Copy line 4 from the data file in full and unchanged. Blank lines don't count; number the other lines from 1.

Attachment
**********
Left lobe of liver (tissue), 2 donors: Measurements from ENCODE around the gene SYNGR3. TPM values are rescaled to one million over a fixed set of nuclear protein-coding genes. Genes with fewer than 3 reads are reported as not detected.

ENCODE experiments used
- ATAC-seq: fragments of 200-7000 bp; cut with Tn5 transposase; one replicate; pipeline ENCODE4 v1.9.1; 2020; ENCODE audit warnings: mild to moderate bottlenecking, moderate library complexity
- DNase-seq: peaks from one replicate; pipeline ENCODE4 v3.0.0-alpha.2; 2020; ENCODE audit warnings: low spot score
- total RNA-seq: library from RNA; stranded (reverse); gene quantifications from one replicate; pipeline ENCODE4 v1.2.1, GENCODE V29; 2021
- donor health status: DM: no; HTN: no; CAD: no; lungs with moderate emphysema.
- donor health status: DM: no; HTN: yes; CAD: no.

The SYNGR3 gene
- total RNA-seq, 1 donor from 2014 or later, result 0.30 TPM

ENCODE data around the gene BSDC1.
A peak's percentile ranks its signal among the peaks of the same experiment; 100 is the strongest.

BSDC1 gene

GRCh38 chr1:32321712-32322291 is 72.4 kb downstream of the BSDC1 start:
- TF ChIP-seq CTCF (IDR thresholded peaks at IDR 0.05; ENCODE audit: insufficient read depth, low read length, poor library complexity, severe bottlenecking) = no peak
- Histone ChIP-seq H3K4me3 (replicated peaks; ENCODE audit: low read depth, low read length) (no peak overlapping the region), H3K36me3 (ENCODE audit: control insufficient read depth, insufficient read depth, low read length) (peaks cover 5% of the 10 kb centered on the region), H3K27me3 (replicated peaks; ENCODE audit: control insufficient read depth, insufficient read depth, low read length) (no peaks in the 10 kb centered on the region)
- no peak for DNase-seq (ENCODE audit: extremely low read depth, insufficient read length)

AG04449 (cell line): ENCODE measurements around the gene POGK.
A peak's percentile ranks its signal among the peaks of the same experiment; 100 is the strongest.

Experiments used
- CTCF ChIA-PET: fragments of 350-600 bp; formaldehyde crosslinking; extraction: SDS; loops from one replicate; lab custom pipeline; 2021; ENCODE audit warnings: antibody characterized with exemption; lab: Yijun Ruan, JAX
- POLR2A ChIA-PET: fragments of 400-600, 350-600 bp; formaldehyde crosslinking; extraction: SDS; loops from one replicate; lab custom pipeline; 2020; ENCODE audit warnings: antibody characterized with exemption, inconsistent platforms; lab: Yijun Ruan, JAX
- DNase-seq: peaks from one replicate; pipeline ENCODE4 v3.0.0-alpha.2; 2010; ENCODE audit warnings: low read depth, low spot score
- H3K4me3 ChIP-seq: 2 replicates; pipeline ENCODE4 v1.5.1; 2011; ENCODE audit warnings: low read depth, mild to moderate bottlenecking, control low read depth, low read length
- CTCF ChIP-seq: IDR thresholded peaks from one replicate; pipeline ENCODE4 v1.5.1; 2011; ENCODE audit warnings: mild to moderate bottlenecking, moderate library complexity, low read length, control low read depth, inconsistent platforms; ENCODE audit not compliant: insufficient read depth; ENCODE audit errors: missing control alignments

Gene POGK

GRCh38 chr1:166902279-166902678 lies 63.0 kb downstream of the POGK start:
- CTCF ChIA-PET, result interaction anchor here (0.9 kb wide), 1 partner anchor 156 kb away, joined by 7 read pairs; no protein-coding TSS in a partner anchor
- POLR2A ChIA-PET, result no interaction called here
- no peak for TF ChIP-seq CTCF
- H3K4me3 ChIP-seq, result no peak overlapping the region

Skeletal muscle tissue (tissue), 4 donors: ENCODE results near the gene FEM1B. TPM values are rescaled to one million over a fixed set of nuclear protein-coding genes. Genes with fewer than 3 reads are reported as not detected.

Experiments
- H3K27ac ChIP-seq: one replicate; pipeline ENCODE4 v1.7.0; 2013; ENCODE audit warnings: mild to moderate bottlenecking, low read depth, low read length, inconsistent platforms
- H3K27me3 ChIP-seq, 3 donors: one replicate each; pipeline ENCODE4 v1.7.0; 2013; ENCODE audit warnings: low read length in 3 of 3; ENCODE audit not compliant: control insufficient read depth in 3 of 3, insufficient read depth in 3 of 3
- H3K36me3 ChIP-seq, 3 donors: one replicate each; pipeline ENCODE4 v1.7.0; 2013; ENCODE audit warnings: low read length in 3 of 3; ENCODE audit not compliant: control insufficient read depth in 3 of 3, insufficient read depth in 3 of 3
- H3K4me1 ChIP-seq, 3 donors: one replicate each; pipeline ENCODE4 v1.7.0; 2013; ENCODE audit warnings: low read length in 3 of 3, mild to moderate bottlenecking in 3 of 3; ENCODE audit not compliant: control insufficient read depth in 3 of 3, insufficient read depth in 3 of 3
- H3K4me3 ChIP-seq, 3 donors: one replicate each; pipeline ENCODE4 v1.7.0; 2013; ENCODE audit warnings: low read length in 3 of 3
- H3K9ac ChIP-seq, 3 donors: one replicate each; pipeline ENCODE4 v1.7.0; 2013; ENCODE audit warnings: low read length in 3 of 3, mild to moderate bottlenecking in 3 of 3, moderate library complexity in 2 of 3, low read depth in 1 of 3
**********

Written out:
- DNase-seq: peaks from one replicate; pipeline ENCODE4 v3.0.0-alpha.2; 2020; ENCODE audit warnings: low spot score